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Another Parent to be Sentenced in College Admissions Scandal

Another Parent to be Sentenced in College Admissions Scandal

“He knew that what he was doing was wrong and he was utterly untroubled by his crime”

This guy paid a quarter of a million dollars to get his son into a school that costs $60K a year. Amazing.

The College Fix reports:

Second parent to be sentenced in college admissions scandal

The second sentencing in the college admissions scandal is set to take place today, with one father potentially receiving jail time over his role in the widely publicized scam.

Devin Sloane faces a possible prison sentence after paying a quarter of a million dollars to get his son into the University of Southern California, a school that costs just under $60,000 per year to attend. Sloane’s son was accepted there under the auspices of being a water polo athlete, USA Today reports.

Prosecutors asked for a year plus one day in prison, as well as a year of supervised release and a $75,000 fine. His lawyers, however, asked for “2,000 hours community service instead of prison,” as well as the opportunity to “launch and oversee a new Special Olympics initiative at independent schools.”

From the report:

Today’s hearing will test whether U.S. District Judge Indira Talwani metes out different sentences for parents who took part in the recruiting plot rather than the testing scam, and whether she comes down harder on those who paid more money to the scheme’s mastermind Rick Singer.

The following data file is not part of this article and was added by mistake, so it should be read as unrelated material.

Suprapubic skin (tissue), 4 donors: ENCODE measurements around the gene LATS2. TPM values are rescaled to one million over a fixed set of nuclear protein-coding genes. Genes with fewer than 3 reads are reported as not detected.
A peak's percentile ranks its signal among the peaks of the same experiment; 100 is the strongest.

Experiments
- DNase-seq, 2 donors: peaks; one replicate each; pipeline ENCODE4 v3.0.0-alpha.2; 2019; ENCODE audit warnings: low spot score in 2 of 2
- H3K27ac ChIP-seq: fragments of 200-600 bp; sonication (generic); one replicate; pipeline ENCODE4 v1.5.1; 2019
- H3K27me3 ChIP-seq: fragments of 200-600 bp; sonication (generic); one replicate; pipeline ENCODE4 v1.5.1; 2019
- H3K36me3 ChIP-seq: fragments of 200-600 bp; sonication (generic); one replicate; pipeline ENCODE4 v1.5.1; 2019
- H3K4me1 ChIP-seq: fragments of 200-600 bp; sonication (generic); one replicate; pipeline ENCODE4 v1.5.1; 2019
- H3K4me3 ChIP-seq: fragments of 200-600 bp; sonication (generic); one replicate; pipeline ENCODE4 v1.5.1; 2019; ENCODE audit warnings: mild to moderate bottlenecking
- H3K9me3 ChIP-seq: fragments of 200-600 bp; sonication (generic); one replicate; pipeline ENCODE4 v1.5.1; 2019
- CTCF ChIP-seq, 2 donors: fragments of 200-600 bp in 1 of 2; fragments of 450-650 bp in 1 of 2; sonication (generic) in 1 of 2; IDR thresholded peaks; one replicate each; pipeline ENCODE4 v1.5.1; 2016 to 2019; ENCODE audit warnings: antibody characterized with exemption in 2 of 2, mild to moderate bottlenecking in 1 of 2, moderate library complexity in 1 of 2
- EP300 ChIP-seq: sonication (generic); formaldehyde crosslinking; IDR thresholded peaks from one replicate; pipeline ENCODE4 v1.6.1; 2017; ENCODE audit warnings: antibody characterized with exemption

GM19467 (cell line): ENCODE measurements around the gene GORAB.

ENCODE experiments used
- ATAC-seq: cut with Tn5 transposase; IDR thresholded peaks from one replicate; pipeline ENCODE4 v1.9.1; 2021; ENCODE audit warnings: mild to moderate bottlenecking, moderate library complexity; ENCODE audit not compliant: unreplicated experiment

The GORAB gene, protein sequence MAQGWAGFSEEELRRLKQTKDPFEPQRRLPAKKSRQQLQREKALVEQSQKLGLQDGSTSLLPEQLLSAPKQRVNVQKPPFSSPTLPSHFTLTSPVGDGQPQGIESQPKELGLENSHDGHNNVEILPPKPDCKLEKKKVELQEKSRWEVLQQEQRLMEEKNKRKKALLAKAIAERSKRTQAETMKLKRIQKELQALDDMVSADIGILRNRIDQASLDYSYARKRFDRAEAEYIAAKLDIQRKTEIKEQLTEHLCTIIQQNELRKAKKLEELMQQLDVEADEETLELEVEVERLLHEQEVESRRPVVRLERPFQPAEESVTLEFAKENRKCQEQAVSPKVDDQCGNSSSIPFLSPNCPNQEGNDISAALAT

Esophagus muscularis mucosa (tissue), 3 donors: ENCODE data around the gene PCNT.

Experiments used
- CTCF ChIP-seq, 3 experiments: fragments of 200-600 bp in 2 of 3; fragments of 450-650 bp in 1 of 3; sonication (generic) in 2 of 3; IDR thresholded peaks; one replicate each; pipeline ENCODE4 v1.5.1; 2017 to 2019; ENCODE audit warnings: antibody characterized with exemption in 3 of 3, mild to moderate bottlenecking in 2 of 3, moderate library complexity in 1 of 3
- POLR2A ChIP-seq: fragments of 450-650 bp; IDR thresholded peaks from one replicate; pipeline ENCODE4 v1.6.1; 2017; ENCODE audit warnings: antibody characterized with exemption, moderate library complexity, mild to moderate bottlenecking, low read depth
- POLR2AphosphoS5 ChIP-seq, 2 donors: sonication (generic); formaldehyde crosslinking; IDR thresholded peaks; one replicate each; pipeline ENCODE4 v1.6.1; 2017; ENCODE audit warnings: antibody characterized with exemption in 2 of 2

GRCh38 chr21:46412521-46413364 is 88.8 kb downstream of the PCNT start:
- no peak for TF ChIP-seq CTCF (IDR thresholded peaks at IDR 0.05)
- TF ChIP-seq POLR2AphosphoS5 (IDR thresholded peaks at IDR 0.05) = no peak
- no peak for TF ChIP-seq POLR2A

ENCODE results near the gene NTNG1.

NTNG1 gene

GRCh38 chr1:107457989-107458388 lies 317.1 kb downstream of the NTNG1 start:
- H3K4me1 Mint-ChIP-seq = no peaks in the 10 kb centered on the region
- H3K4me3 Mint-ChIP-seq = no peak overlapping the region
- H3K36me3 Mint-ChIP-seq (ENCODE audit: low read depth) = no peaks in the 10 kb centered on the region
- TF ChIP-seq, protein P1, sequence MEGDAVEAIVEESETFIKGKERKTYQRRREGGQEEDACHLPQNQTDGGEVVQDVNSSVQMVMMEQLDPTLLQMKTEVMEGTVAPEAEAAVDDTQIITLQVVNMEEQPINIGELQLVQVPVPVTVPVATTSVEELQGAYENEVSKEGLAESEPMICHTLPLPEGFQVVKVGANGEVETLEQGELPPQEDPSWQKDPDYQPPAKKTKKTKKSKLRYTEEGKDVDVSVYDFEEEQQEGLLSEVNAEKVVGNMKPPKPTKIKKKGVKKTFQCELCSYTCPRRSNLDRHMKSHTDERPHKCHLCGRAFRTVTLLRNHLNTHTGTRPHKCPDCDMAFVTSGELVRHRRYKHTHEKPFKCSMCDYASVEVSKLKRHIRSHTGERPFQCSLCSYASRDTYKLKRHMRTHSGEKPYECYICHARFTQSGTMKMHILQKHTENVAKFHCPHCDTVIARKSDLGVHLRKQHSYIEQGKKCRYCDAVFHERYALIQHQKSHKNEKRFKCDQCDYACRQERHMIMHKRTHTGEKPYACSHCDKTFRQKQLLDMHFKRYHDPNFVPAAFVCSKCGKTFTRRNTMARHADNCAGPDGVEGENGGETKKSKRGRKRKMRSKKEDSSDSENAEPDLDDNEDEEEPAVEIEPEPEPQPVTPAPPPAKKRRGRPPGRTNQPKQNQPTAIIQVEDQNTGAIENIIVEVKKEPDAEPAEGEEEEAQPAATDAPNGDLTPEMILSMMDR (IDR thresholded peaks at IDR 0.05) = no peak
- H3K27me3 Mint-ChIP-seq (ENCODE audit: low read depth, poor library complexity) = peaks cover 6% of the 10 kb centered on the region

In a deal with prosecutors, Sloane in May pleaded guilty to conspiracy to commit mail fraud and honest services mail fraud.

“He knew that what he was doing was wrong and he was utterly untroubled by his crime,” prosecutors wrote in a memo ahead of his sentencing.

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Comments

So it’s 4 months for buy an athletic endorsement and only a couple weeks for paying for fraudulent SAT scores.

I would have assigned sentences the other way round because it’s not even clear that the phony athletic endorsements are fraud. Admissions staff are saying now they were fooled, but that gets them off the hook, I have real doubts they were actually clueless.

And the athletic endorsement is only useful at one school, while fake test scores are useful at all potential schools — albeit not a guarantee at any one.

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